IHOP exec takes on liquor | SummitDaily.com
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IHOP exec takes on liquor

FRISCO – From Red Barn to red roofs, from pancakes to Rumpleminz – if Dennis Leifheit’s career sounds dreamy, that’s because it is. This is just the next phase.

Leifheit was most recently chief operating officer and executive vice president of International House of Pancakes (IHOP), the Los

Angeles-based restaurant company with flapjack franchises around the country. In January, Leifheit and his wife, Patty, purchased Antler’s Liquor from Antler’s store entrepreneur Dan Sederstrom.



The career tour that brought the Leifheits – Denver natives – back to Colorado and Summit County was a winding one.

“I can remember coming here when the tailings went right up to Breckenridge, you had the airport, and Frisco was a one-horse town,” Dennis Leifheit said Thursday, looking out the one-way office window in the corner of the Frisco Station store. “Ski tickets were $11.”



Then, he worked behind the counter of a Red Barn burger franchise. Leifheit worked his way up to manager, and in 1978, he took a job at Red Barn’s headquarters in Washington, D.C. Two years later, he was working with Pizza Hut as a division vice president. IHOP called in 1995 and lured him to a new executive position. The moves took him to Kansas and Iowa, and back and forth between the coasts.

But with five of his seven brothers and sisters in Denver, and a son and grandchildren on the Front Range, Leifheit said it was time to get back to his roots. Leifheit said he and his wife, a partner in the store, looked at land and businesses elsewhere. They enjoyed the area around their Boreas Pass home bought in 1992, and Patty volunteered each summer at the Breckenridge Music Institute. When Dennis Leifheit learned Antler’s Liquor was for sale, all the parts of the equation seemed to fit.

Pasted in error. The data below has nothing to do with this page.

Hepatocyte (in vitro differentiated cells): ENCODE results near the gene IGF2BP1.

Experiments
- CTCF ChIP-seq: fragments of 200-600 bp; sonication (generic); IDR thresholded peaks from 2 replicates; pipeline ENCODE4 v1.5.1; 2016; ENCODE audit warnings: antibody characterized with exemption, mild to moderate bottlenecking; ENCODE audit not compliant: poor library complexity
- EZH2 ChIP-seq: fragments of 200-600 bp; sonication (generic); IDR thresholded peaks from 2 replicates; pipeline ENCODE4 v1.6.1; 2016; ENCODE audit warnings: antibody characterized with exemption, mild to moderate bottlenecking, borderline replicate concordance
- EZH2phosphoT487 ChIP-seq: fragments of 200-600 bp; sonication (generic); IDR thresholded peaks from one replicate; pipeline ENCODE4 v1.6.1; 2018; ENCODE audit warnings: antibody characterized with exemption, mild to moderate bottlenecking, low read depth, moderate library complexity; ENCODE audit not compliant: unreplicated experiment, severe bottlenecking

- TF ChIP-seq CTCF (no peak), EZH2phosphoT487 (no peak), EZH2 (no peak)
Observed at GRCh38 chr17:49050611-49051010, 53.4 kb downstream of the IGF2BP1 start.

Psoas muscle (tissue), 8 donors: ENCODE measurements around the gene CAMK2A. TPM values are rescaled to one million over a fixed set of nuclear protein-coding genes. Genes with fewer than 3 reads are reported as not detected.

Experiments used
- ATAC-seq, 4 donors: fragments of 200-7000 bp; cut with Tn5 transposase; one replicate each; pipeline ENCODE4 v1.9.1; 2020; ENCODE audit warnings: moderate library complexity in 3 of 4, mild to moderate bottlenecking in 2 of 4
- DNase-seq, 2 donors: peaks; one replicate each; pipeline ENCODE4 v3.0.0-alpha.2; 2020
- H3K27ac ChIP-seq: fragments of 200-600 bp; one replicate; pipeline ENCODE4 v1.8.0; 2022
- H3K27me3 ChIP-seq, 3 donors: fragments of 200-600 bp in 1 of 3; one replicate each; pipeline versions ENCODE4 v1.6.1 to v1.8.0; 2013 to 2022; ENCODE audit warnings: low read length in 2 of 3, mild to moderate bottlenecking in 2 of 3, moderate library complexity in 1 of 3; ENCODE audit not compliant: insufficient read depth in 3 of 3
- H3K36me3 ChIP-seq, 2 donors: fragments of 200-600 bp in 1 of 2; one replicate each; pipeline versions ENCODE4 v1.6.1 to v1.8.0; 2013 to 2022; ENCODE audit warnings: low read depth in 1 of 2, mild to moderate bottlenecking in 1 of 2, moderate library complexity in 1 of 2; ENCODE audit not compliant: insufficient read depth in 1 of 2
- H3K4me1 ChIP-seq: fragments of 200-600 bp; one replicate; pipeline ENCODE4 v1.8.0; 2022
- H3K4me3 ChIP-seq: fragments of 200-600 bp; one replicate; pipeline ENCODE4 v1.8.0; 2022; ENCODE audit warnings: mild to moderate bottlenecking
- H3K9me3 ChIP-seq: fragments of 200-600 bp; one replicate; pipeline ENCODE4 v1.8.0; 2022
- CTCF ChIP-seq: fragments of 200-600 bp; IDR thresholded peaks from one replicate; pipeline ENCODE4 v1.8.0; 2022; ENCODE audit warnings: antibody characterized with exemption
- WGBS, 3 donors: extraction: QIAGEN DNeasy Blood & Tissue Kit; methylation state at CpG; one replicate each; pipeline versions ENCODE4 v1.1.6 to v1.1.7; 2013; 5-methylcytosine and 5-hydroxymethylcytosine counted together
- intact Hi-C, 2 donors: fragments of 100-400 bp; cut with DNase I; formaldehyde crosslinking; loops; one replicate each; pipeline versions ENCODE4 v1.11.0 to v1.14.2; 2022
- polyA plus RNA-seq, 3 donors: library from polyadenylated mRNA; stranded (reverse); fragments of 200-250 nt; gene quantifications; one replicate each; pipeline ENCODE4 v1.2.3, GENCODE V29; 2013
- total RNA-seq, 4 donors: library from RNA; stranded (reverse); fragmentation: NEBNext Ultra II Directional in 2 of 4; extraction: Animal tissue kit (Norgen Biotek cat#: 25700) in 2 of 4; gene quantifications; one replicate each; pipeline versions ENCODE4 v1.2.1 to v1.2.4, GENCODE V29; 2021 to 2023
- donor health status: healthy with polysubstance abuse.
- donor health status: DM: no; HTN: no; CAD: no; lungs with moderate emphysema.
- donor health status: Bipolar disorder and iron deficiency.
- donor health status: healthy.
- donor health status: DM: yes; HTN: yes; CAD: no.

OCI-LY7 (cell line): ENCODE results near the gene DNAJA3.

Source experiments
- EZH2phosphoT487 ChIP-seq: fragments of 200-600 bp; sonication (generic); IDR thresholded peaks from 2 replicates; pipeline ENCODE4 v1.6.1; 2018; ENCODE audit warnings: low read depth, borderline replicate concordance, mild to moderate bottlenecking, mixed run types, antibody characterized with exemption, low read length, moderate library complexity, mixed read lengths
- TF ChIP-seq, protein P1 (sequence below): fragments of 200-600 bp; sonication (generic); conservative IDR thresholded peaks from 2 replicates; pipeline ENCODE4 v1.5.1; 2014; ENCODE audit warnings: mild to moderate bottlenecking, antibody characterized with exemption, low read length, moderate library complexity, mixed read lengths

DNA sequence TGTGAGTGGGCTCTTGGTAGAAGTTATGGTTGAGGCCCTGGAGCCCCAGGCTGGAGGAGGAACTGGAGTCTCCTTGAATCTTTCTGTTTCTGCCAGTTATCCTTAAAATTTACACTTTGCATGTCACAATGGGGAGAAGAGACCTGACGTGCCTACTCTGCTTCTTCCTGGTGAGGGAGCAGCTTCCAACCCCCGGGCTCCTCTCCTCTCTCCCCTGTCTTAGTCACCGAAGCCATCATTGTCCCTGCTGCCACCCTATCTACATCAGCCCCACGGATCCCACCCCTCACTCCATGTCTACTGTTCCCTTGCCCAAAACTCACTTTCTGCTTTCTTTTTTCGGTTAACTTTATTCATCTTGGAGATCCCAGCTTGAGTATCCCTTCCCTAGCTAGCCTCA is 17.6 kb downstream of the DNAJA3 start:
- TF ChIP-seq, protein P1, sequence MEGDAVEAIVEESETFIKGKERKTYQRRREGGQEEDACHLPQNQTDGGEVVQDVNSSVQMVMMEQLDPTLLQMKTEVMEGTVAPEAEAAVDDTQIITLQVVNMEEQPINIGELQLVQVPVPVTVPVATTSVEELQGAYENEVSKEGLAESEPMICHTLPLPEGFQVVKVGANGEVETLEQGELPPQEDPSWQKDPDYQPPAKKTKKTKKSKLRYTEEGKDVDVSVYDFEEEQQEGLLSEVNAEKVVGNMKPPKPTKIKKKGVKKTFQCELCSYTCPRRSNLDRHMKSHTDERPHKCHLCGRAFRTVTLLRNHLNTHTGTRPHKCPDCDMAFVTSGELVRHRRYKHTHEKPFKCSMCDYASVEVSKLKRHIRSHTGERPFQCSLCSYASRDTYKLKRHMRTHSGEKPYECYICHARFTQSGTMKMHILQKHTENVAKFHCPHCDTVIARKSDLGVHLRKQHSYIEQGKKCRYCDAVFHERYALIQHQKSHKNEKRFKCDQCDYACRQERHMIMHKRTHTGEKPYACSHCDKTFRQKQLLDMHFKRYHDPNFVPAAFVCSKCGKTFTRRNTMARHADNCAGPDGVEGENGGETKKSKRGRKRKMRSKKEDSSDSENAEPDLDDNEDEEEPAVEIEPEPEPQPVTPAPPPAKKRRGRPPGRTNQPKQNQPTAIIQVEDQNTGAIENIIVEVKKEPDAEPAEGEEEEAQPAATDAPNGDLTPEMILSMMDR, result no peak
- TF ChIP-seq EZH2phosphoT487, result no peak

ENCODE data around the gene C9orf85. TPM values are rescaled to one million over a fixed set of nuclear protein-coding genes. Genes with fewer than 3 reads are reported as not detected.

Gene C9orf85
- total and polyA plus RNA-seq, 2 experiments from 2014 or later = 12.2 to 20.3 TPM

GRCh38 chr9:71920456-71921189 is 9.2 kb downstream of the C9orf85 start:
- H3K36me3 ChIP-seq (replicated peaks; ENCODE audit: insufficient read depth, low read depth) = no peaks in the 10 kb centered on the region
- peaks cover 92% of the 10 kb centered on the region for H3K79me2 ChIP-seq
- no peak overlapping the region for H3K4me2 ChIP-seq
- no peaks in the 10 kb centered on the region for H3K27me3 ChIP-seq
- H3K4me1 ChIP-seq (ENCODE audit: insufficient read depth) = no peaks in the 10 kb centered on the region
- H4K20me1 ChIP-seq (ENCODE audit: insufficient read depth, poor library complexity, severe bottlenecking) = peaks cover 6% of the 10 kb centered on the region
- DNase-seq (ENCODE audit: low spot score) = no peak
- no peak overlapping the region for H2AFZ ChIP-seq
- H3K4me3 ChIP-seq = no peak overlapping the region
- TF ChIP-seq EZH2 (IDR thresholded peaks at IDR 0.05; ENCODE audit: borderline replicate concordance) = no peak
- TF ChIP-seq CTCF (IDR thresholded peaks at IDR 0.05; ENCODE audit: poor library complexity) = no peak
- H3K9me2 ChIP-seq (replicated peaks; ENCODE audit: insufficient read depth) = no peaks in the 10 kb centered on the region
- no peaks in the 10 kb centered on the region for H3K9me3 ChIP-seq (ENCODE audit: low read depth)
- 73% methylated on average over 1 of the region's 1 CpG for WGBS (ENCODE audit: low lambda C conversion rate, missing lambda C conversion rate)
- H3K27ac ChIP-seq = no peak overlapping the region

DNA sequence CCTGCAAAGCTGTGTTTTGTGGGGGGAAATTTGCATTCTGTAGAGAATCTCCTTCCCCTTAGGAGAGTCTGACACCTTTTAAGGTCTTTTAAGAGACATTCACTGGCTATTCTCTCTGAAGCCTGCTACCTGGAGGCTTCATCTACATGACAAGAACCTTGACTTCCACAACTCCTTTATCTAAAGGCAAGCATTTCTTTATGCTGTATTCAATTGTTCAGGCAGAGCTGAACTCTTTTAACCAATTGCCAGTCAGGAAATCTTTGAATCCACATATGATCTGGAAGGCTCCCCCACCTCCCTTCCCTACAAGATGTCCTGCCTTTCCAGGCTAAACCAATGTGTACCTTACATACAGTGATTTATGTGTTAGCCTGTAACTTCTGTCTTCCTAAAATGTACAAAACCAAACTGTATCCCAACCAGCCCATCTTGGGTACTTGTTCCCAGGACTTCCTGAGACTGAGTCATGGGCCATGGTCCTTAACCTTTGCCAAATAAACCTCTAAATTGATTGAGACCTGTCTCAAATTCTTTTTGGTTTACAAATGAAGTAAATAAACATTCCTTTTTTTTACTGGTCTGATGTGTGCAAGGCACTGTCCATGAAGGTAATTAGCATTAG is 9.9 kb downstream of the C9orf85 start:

“We wanted to buy a business,” he said. “For support, but also to be involved in a community.”

The couple has spent the past two months learning the ins and outs of the business. Dennis Leifheit said he’s even worked double-shifts on the floor and mopped the floors to learn about his employees’ jobs. Leifheit said the business, despite the difference in product, is a lot like the restaurant trade – high volume sales and interaction with the public. It’s just more efficient and can be run with a smaller staff, he said.

Curiously, though, the Leifheits are not drinkers.

“We told our relatives, and they said, “Why?'” Dennis Leifheit said. “They still don’t understand it, really. But, I said I didn’t want T-shirts or gasoline. This business just fit the characteristics I was looking for.”

The Leifheits said they plan on getting more involved with the community as they learn the business better. Dennis Leifheit said he believes in socially conscious investing and business – something he recognizes as especially important in a risky business such as selling liquor. The family plans to continue its support of the Breckenridge Music Institute and will find other ways of engaging in Summit County life.

The couple is also building a home and horse property at the Ptarmigan Ranch along I-70 across from Dillon Valley.

Meanwhile, the contest to see who breaks the fewest items at the store will go on.

“I’ve only dropped one thing – he’s dropped three,” Patty Leifheit said. “I’ve got to stay ahead of him, you know.”

Reid Williams can be reached at (970) 668-3998, ext. 237, or rwilliams@summitdaily.com.


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